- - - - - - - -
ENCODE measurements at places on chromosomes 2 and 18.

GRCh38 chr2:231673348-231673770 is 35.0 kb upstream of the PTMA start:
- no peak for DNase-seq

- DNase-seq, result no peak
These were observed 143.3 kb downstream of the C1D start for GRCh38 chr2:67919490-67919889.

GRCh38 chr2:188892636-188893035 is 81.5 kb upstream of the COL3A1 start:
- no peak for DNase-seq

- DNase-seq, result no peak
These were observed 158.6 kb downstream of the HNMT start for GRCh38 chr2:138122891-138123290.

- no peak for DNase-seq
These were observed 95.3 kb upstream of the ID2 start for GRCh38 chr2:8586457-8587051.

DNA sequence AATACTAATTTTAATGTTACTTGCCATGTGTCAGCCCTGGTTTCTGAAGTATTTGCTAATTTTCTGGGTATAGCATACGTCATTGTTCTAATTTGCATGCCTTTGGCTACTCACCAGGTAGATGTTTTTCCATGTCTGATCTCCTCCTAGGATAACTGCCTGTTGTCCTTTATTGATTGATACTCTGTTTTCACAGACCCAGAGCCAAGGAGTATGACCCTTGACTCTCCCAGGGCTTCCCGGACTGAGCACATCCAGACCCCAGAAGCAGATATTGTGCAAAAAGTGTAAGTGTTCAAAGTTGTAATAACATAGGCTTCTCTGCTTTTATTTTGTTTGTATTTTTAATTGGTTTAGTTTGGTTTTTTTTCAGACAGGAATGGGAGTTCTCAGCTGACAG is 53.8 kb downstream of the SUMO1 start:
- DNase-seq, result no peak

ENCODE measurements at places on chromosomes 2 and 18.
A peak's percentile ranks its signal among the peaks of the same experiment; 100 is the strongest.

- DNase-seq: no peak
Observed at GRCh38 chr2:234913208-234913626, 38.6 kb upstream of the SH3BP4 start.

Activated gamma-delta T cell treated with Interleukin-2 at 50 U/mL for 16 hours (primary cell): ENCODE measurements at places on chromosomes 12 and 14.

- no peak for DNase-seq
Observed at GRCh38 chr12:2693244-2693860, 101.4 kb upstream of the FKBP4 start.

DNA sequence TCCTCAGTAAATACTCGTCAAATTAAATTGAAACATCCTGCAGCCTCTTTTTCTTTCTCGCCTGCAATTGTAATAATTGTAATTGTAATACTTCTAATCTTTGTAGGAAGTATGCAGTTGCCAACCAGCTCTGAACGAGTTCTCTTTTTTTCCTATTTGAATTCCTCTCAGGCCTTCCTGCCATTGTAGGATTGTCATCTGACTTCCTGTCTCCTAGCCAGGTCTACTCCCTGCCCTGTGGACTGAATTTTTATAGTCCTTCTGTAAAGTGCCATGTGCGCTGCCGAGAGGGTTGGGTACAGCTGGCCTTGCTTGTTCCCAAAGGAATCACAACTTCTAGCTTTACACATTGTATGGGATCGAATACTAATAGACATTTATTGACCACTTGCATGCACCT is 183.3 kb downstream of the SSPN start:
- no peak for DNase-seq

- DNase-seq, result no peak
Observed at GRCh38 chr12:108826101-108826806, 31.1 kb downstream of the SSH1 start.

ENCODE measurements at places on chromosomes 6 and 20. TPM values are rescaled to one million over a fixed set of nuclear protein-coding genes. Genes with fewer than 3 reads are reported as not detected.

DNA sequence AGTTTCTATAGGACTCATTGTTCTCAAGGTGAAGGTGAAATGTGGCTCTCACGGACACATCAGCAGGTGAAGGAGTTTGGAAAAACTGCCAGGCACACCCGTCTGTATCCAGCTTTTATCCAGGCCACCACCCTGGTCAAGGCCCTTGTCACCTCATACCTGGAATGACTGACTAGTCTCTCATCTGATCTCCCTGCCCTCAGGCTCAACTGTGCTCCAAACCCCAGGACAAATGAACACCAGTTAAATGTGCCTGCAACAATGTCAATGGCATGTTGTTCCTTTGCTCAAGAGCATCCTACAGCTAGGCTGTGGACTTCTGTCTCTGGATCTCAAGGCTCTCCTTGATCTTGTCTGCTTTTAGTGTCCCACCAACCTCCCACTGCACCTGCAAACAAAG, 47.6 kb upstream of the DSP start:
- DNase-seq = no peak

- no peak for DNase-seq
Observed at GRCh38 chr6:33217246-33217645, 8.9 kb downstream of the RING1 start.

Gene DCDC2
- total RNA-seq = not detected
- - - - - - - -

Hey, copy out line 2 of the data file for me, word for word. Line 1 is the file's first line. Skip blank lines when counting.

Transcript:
GRCh38 chr2:231673348-231673770 is 35.0 kb upstream of the PTMA start: